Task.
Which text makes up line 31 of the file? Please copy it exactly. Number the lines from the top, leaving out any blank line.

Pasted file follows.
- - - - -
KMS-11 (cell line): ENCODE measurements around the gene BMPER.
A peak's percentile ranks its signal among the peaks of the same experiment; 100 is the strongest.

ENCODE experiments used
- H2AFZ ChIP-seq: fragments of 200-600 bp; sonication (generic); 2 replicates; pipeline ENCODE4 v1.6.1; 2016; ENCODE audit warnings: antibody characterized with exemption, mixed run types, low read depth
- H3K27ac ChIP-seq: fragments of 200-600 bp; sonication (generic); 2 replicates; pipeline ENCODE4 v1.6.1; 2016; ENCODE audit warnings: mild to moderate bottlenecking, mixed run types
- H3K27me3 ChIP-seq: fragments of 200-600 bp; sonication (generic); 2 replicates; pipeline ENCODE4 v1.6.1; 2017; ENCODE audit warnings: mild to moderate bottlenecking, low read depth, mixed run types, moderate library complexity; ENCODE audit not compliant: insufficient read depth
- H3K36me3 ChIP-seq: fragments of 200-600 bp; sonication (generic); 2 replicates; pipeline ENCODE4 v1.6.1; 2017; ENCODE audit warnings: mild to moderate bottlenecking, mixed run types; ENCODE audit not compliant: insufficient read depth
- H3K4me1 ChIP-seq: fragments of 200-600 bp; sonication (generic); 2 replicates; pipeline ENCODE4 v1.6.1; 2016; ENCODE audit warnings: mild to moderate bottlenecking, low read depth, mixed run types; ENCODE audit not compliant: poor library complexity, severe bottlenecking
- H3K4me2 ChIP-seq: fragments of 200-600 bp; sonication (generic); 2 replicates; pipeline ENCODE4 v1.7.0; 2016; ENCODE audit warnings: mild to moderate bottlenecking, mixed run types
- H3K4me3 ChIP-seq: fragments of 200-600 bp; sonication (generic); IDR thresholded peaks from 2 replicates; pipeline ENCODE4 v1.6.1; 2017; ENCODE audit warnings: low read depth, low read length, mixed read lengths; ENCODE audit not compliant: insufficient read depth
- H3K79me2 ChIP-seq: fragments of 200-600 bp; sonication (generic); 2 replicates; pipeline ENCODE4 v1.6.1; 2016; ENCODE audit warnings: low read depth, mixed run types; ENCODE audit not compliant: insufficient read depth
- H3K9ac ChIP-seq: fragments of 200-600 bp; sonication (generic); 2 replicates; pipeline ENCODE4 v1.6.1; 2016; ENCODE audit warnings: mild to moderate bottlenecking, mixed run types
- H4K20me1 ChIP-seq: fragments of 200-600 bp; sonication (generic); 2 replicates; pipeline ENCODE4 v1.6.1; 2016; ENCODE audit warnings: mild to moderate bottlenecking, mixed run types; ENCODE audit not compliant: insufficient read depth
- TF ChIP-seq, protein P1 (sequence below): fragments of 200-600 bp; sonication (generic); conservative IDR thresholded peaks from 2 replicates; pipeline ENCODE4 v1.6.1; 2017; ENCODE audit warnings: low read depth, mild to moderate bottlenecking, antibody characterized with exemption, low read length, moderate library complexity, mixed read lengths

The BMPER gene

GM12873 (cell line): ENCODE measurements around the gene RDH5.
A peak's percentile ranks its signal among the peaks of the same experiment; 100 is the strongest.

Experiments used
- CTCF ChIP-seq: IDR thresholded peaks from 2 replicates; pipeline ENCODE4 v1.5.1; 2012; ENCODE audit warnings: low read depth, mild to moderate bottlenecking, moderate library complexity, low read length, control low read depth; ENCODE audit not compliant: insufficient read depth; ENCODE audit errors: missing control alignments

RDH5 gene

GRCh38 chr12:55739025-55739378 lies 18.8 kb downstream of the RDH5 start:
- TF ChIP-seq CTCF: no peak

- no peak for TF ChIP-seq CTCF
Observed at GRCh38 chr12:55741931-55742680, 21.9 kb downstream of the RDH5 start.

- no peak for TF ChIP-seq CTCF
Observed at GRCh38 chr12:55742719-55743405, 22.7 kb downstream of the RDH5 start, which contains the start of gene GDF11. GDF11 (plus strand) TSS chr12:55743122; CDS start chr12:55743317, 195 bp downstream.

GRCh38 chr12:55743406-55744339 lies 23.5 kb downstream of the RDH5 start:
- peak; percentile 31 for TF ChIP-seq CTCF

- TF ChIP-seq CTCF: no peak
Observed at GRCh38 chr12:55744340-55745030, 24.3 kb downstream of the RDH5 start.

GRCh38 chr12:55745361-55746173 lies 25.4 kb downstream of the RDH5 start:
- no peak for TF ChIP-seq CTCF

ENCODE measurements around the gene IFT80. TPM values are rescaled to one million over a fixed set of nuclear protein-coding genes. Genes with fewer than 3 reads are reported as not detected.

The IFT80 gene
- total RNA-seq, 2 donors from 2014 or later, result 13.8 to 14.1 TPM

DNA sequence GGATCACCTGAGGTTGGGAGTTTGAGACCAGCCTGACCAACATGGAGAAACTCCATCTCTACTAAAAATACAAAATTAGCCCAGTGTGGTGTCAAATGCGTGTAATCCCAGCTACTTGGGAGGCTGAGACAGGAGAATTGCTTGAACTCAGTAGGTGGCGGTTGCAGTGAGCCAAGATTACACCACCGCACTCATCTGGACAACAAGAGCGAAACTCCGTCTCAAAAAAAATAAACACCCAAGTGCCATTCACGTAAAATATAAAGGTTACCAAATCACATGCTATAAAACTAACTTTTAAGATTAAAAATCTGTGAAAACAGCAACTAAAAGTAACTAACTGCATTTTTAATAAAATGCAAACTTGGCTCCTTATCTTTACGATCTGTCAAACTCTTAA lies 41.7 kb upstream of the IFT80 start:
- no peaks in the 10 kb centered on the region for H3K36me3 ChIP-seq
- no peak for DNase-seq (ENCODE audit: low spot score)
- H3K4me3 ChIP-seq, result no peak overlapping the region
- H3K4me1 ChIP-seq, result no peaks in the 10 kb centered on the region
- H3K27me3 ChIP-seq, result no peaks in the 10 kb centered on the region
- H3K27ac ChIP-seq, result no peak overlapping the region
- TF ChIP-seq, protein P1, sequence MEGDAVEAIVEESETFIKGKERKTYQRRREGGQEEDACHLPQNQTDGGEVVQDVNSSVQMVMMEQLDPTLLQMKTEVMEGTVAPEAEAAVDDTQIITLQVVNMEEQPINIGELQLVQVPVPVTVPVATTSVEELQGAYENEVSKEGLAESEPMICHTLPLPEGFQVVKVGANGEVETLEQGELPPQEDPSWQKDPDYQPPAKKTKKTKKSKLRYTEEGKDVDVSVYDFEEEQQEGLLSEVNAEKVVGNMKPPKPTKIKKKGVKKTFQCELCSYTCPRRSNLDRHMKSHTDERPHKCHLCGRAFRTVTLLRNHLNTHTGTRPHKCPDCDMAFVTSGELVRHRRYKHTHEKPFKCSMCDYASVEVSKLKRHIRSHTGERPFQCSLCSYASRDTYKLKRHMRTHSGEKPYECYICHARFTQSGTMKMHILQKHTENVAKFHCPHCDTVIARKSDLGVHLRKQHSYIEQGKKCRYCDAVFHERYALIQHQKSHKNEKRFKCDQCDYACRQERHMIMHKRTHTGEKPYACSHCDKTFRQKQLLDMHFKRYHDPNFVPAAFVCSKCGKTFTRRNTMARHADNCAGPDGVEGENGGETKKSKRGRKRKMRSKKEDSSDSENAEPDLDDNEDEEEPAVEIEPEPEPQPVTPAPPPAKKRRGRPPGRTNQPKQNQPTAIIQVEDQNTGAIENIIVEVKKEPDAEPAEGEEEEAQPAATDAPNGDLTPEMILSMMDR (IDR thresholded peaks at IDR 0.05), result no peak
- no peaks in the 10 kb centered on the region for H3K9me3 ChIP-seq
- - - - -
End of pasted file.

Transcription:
GRCh38 chr12:55745361-55746173 lies 25.4 kb downstream of the RDH5 start: